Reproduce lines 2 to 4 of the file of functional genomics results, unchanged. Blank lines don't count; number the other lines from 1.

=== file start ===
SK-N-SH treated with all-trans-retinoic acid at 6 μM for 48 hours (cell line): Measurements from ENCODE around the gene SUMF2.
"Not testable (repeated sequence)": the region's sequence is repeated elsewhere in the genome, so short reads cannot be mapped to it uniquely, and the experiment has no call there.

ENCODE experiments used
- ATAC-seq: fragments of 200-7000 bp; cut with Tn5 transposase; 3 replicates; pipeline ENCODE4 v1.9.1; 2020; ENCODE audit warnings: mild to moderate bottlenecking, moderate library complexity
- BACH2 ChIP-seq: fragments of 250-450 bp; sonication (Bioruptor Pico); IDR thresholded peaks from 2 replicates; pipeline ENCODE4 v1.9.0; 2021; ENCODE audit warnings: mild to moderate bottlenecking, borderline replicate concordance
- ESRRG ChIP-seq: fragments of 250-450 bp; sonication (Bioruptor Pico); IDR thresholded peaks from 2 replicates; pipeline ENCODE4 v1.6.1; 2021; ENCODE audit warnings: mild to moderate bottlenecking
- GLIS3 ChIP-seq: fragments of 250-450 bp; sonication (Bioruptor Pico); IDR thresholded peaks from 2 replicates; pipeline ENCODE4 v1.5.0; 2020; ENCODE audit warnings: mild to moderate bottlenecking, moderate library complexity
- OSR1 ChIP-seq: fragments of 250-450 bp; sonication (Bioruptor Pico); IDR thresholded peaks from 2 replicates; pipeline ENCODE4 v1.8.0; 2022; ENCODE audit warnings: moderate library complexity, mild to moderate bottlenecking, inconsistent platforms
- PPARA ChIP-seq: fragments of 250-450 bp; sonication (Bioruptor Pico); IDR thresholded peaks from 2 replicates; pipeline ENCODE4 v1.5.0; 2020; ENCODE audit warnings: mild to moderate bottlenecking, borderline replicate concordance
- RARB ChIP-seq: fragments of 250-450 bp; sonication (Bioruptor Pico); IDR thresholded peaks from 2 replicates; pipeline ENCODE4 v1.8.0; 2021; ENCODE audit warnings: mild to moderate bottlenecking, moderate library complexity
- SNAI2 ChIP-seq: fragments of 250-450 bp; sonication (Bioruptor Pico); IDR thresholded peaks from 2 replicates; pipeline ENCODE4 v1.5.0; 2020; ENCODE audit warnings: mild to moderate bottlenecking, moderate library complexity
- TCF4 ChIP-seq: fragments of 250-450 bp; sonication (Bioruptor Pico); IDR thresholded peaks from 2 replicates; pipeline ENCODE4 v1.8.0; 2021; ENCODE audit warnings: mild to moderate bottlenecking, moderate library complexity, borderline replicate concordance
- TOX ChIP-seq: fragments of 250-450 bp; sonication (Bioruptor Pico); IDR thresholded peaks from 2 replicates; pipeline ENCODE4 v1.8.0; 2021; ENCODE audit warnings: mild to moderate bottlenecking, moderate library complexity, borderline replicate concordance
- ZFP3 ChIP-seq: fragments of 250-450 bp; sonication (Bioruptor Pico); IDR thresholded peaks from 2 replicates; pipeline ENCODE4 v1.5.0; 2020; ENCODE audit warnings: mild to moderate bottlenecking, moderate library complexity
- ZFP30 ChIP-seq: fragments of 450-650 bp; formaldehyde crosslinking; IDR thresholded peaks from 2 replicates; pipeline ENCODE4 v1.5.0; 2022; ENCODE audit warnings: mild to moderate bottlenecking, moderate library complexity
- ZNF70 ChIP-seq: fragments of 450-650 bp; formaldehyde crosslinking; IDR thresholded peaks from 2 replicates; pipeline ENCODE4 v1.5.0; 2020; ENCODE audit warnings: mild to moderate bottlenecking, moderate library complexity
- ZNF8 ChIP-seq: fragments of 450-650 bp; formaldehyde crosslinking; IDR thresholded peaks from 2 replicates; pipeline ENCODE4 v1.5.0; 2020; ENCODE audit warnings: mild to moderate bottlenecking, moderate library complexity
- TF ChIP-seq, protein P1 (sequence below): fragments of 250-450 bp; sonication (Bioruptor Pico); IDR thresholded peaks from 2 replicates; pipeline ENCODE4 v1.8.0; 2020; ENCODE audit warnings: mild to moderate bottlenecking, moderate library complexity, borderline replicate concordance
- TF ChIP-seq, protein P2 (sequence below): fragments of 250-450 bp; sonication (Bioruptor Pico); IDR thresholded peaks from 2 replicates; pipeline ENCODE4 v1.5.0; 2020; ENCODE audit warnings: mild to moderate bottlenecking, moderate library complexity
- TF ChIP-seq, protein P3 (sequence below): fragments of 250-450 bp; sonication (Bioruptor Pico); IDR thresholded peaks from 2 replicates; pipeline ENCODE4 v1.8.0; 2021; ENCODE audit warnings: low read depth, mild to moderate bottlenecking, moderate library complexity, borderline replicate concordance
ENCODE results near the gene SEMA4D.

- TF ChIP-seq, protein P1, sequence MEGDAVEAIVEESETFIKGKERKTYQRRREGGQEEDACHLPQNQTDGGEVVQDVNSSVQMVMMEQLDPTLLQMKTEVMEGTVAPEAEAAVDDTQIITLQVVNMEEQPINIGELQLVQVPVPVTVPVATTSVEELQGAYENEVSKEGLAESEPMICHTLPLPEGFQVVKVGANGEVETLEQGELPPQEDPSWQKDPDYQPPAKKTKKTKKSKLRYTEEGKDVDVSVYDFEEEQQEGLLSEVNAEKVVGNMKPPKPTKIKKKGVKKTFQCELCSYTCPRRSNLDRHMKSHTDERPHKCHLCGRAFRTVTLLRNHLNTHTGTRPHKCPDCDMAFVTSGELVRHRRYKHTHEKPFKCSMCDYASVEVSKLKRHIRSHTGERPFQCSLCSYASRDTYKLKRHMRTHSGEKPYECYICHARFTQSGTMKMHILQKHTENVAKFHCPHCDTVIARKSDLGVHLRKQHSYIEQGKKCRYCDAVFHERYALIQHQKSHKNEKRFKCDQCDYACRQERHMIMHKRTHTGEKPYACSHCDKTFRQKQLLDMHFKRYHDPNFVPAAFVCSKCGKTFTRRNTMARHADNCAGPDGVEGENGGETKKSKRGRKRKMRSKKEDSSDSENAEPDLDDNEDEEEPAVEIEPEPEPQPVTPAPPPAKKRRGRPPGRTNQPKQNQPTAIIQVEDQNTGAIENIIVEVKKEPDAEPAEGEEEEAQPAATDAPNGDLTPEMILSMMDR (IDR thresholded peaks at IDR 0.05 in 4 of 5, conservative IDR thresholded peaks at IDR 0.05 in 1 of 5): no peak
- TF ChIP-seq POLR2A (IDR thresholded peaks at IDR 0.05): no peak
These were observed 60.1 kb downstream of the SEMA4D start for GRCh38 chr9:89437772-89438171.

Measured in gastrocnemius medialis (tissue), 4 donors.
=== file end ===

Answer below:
"Not testable (repeated sequence)": the region's sequence is repeated elsewhere in the genome, so short reads cannot be mapped to it uniquely, and the experiment has no call there.

ENCODE experiments used
- ATAC-seq: fragments of 200-7000 bp; cut with Tn5 transposase; 3 replicates; pipeline ENCODE4 v1.9.1; 2020; ENCODE audit warnings: mild to moderate bottlenecking, moderate library complexity